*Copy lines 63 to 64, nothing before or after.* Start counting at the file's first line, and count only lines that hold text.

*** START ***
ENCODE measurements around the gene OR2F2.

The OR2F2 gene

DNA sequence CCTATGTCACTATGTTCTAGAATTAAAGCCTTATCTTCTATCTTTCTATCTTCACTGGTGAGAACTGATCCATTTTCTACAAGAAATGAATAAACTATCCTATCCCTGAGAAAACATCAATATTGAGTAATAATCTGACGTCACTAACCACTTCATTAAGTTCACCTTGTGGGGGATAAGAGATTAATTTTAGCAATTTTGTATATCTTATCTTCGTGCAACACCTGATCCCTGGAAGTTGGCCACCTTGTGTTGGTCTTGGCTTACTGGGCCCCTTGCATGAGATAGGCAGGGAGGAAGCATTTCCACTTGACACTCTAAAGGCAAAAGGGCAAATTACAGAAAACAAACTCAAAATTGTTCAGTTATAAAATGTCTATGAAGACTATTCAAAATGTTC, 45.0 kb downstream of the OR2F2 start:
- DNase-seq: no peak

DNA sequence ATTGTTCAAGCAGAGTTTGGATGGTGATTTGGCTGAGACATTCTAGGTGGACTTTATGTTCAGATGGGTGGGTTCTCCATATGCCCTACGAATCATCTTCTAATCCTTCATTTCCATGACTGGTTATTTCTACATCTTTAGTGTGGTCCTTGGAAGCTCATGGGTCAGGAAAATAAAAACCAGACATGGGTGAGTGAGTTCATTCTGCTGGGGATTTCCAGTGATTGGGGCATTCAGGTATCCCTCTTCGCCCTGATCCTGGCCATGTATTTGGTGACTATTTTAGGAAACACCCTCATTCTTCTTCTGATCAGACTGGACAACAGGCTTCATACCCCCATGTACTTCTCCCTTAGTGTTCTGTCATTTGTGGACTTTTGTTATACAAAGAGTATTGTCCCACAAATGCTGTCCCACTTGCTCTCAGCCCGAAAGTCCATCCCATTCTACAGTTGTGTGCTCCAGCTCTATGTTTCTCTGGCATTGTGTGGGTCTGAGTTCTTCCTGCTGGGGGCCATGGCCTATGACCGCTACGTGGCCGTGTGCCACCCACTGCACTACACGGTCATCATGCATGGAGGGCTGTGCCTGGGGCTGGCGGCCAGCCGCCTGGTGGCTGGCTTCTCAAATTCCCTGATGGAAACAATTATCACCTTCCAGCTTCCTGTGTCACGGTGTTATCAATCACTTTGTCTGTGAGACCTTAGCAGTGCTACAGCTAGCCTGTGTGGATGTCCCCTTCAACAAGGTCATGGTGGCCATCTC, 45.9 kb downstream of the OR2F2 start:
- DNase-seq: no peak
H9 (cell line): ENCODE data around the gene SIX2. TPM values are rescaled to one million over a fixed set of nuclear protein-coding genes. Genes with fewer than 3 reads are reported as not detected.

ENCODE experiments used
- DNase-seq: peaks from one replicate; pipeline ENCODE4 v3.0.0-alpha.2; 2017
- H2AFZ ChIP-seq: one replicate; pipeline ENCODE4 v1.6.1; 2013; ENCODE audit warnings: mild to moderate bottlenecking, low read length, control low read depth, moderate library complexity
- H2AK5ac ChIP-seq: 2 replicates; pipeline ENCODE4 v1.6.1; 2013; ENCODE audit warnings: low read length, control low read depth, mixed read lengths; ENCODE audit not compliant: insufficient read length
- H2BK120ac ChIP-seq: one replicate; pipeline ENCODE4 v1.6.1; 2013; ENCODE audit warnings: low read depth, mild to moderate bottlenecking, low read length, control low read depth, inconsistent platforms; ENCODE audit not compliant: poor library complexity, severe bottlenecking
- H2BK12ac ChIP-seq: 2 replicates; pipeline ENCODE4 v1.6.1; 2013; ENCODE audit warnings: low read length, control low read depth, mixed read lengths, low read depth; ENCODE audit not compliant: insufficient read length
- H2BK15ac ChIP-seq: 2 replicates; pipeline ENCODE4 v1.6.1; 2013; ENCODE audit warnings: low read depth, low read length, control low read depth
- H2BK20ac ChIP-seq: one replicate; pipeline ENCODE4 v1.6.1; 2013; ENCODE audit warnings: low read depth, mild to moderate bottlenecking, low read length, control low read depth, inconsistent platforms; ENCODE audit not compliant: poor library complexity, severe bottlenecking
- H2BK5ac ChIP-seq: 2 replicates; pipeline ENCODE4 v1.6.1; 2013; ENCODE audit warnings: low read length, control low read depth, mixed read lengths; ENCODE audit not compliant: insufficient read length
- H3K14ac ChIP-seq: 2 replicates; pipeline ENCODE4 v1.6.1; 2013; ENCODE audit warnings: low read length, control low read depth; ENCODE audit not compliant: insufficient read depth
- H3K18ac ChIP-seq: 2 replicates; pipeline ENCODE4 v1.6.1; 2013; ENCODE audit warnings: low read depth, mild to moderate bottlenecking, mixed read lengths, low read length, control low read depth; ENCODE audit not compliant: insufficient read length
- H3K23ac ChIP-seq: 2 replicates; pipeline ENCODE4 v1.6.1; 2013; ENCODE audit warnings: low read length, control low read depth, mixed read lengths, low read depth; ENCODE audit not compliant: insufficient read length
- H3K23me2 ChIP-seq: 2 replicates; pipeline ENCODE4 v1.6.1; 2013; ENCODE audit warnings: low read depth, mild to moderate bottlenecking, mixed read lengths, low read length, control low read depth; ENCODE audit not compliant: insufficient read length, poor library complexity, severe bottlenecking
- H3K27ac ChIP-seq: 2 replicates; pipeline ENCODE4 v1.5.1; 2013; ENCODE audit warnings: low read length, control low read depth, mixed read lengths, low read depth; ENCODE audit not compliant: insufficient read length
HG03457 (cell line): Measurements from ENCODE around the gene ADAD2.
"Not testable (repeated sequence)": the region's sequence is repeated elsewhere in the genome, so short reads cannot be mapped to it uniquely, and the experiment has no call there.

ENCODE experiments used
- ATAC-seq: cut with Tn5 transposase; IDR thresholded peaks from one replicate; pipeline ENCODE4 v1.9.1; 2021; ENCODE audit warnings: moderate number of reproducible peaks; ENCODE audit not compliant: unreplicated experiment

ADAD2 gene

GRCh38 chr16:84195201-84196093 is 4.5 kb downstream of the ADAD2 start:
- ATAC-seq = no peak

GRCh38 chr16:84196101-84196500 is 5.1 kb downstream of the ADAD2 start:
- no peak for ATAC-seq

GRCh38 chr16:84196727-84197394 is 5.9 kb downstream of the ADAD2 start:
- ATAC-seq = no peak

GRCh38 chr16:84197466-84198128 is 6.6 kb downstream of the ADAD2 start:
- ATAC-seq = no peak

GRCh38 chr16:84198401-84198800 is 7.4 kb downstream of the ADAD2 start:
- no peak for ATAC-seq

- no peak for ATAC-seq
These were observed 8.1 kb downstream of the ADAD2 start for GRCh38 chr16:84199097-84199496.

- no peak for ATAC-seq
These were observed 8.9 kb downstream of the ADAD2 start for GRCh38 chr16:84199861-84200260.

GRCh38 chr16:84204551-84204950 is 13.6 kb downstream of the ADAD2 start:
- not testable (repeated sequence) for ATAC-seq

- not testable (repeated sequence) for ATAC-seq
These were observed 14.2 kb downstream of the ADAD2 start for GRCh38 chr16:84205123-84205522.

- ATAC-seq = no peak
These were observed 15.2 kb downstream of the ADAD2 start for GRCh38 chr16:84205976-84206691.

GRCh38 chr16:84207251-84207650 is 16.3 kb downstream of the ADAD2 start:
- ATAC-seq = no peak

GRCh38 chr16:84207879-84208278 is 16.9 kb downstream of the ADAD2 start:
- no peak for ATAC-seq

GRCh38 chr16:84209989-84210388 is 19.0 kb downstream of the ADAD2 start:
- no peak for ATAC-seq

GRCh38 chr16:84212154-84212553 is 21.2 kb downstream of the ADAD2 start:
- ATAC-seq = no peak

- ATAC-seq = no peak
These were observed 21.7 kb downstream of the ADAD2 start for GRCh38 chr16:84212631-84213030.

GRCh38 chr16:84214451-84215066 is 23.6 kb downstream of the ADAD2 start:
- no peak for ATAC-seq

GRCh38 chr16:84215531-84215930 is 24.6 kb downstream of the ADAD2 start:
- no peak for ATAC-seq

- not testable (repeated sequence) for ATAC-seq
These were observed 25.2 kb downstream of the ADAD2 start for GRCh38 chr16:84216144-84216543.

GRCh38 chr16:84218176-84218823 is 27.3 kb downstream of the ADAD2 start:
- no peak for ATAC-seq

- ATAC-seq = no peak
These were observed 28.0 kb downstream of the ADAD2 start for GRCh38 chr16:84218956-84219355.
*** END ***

GRCh38 chr16:84218176-84218823 is 27.3 kb downstream of the ADAD2 start:
- no peak for ATAC-seq